If You Really Loved Me »« Walking On Ice (or, “On Faith”)

Sonnet 116.1

Let me not to the scientists studying love
Concede authority—love is not yours,
To alter or reduce the scope thereof,
Or tend with the specimens in your drawers
O no! It is a never-fixed mark
That brings forth tempests, in chaotic fashion
It lives and dies by show or want of spark;
Its worth is known and measured by our passion.
Love’s not its parts, though hearts and even brains
Are called upon, love’s details to depict;
Love, explored in shards across domains,
Too often its description will restrict.
If this be error, prov’d to be untrue
It never will survive the peer review

Apologies to Will, of course. Short rant, after the jump.

Serves me right. I have written before* about reductionist approaches to studying whole-person phenomena like love. Seems every year there’s a half dozen articles about how love is this chemical or that, this evolutionary strategy or that, this illusion or that. So I write this year’s sonnet, and cast about for one of the many such examples that must surely exist.

And I don’t see any.

Worse than that, there’s an article on NPR’s site on actual real poetry for valentines day–not Hallmark verse, not the silly stuff I write, but real poetry by real poets. So it appears that this is the year when reductionism has not come out to play.

But my verse was finished, and I didn’t want to wait a year. So if you see the obligatory “love is the chemical found in chocolates and red wine” or “this pill mimics what happens in the brain when you fall in love” articles, let me know in the comments. It will make me feel much better.

*like, say, some of these:
A reproductive message
Science of love
Evolutionary Biology Valentine
Scientific Valentine
What do women want?
Heart in a jar

Comments

  1. The Lorax says

    Of course it’s all chemical. So are we. So is the entire universe. So too is there an explanation. So it benefits our survival.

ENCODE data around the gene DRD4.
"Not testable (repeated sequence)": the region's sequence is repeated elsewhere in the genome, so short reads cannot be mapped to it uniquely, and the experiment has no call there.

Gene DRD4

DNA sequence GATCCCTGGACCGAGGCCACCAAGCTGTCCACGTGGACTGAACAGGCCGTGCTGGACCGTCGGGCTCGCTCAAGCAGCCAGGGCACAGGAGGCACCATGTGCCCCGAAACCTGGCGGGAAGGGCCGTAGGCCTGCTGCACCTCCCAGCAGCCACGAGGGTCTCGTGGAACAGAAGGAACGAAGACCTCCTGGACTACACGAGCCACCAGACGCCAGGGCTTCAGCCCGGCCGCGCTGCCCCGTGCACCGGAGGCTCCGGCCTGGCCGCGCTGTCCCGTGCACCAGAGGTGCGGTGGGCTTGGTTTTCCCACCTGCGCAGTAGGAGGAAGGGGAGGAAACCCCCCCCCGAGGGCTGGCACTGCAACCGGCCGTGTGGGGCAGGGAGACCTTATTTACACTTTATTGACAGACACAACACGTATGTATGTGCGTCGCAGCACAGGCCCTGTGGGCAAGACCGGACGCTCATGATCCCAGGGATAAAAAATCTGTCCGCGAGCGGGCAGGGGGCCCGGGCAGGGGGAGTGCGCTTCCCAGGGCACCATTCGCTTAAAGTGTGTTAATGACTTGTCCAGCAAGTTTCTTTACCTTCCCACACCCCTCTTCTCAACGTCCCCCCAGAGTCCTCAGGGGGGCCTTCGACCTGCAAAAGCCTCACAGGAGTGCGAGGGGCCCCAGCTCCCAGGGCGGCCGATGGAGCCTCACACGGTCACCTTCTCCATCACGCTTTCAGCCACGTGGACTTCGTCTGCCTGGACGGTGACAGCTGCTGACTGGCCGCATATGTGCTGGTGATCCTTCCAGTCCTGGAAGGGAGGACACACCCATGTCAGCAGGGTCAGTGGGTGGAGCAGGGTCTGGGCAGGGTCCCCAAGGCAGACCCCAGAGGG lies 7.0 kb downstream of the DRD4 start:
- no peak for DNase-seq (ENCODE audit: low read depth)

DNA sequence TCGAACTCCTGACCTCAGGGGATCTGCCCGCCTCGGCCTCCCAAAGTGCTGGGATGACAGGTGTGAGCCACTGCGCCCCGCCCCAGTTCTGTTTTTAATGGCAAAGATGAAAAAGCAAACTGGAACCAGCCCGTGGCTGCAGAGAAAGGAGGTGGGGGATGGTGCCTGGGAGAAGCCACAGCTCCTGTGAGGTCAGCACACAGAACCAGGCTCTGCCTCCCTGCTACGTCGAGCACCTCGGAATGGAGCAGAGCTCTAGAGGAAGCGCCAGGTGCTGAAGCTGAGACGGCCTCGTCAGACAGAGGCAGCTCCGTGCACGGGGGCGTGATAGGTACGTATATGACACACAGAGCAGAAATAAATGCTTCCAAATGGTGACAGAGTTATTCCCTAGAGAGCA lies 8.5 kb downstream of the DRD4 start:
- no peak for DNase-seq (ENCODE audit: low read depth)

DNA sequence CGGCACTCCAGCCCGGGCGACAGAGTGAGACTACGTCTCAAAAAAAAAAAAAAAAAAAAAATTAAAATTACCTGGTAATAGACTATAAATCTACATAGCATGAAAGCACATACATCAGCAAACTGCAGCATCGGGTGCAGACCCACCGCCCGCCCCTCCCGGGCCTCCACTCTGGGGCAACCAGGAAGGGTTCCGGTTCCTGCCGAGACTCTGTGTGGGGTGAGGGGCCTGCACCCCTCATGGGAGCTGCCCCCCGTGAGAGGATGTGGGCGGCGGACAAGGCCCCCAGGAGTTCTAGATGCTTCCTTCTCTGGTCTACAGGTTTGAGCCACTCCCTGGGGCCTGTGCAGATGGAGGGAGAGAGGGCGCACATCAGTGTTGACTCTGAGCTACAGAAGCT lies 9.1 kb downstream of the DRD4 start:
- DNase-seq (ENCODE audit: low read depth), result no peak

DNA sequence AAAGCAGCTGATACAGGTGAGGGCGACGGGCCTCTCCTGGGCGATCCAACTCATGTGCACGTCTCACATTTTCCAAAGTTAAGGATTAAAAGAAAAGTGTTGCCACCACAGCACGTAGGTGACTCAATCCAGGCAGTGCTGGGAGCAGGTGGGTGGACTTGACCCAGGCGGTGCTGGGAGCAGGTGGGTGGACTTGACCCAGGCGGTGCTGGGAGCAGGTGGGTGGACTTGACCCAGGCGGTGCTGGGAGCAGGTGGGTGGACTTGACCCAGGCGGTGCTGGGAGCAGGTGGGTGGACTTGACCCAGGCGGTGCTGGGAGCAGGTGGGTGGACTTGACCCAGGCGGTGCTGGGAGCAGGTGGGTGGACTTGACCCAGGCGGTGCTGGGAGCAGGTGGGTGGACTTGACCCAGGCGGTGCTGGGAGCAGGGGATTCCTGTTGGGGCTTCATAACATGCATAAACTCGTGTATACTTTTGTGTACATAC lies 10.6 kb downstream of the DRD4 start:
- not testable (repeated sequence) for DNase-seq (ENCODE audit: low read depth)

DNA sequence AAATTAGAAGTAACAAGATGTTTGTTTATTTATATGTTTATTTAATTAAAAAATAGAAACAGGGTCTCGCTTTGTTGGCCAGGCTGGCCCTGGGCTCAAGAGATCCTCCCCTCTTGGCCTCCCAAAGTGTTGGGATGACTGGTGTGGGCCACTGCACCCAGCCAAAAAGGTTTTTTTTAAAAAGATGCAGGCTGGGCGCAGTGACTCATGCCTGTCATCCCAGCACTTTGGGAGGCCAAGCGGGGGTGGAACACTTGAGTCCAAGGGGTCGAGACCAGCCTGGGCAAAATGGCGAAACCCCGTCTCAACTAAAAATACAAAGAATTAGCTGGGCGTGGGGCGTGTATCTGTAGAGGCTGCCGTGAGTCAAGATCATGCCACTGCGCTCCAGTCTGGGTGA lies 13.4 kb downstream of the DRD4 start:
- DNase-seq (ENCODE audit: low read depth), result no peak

More importantly, so what?

    Knowing everything there is to know about nuclear physics doesn’t make the Sun shine any less bright.

  2. Cuttlefish says

    But it’s not all chemical. Wrong level of analysis–knowing what chemicals are at work tells you noting about whether I love person X or person Y, and believe me, that is an important distinction!

  3. Epinephrine says

    Knowing everything there is to know about nuclear physics doesn’t make the Sun shine any less bright.

    It might make it seem less bright. I often have told my children that it doesn’t matter what colour bowl they get, the food tastes the same. They insist otherwise, and they are possibly right (though I don’t encourage it). We know that the strength of a placebo response can be affected by the colour of the placebo, and that expectation changes one’s experience of things (see tests of wine tastings, violins, etc.) I suspect that the food does taste better out of the appropriately coloured bowl, and that the sun could indeed seem dimmed when presented in a material manner. We construct our reality via our perceptions, and our perceptions are subject to all sorts of subtle effects. While objective brightness of the sun will not change, we tend (as humans, and specifically in the context of emotions) to care much more about the subjective experience.

  4. markjuers says

    I don’t think of reductionism proper as x=>y. Reductionism proper is, to me, more a statement of, “this is way too complicated to understand holistically, so let’s just break off this little part to understand and then try to refit it into the bigger picture.”

    Then the news gets its hands on it and all bets are off; coffee is great, or evil (depending on the week) and theobromine will make you Superman. Got a question? The answer is oxytocin! Or dopamine (again, depending on the week). I think the latter interpretation really does a disservice to the powerful tool that reductionism–real reductionism rather than simply sweeping oversimplification–actually is.

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